1. The first comment is about the salience of the race issue. There was a history of racism in the United States, not only affecting blacks. To deny this is ludicrous. The question is how we historicize it. Black nationalists want to claim that there has been little progress, and that such changes as affirmative action do nothing to remedy the condition of the black masses or of the presence of “white supremacy.” Is Martin Luther King Jr.’s legacy of integration irrelevant? Slavery has been over since the Civil War. Nevertheless, discrimination has been alleviated at least since the advent of mild reforms (although little has been done about anti-Semitism for obvious reasons). Nor has much been accomplished to denounce the very concept of racial difference.

2. The now defunct Yankee Doodle Society, in its effort to demonstrate that popular American composers and related figures sometimes fed into the regnant racism and [feebler] anti-racism (a project of both myself and the co-founder of YDS, Joseph Byrd). We were as concerned with other variables, namely sexual repression, authoritarian family influences, class differences and “the war against Nature.” Racism was held to be enmeshed in other instances of the status quo. More, the 19th century minstrel shows are occasionally defended as populist, as a reproach to the snobby upper classes.

3. It is odd that some defenders of “diversity” have failed to notice blackface in the tribute to Bojangles In Harlem dance number in Swingtime (1937), or the “Coon Song” in another popular movie (Meet Me In Saint Louis, 1944), especially as Northam’s Nickname was “Coon” for some time.

January 29, 2019

The assimilation debate (testing cultural nationalism)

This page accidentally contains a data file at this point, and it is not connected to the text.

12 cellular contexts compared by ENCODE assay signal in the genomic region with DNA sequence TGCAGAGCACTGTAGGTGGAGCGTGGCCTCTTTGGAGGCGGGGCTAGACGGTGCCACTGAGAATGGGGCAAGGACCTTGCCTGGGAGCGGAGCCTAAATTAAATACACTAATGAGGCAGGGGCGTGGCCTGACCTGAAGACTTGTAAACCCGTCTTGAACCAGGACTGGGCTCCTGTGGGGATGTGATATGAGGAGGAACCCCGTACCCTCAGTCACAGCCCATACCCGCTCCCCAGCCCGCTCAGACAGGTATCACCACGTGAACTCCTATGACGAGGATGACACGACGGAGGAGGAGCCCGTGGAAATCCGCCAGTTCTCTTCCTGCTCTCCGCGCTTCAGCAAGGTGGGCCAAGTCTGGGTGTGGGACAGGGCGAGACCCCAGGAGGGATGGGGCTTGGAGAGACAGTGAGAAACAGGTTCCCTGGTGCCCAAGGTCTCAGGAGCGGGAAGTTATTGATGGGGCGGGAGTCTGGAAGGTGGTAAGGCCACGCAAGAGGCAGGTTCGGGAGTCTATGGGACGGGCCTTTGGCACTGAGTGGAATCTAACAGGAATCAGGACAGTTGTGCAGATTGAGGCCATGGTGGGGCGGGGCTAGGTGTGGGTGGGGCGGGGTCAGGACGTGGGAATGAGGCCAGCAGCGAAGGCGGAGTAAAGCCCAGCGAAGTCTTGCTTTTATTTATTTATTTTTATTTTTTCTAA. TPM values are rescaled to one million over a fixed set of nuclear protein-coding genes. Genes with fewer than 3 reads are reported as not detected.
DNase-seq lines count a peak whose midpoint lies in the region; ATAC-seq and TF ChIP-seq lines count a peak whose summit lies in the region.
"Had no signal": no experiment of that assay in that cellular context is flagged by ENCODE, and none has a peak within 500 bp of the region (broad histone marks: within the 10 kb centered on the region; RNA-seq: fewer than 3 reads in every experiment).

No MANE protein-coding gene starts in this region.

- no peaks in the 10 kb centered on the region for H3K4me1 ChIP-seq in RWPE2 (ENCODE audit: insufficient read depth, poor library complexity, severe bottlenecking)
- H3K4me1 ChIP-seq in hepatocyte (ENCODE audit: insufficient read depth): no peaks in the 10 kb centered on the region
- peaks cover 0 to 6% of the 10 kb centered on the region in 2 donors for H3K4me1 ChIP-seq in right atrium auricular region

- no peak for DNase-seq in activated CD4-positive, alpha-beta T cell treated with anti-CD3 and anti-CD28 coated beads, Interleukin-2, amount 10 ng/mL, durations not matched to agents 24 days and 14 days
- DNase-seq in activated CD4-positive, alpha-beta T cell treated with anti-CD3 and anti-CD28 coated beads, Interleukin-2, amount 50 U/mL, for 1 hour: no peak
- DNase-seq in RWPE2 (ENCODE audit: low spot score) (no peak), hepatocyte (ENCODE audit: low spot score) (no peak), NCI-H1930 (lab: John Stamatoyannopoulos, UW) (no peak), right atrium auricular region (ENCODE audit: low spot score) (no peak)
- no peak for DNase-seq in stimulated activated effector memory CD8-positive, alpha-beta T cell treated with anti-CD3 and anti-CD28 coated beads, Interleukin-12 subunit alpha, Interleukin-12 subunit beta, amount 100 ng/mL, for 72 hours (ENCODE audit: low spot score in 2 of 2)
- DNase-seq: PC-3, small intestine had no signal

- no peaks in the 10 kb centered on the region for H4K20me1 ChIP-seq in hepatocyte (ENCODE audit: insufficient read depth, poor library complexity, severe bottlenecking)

Filed under: Uncategorized — clarelspark @ 5:26 pm

progressivehypocrisy

When the civil rights movement emerged in the 1960s, it was sometimes labeled as fascist. Today, there is a flap over whether or not Tom Brokaw and a Duke professor are going too far when they call for Hispanics to learn English as part of their assimilation. This very short blog is about the coercive aspects of separatist social movements, grounded in fantasies of reparations.

The original 60s civil rights movement was integrationist, as inspired by Martin Luther King Jr.. although there were fringe movements following separatist Marcus Garvey (in the 1920s) claiming to be “fascist” and before that, Henry Highland Garnett (in the 19th century).

The Chicano movement, as led by social democratic Cesar Chavez demanded unionization, not the return of the Southwest and California to Mexico. But the Democratic Party recently have gone over to separatism, with its antagonism to assimilation.

Multiculturalism has changed all that, and its racist content has been noted constantly on this website.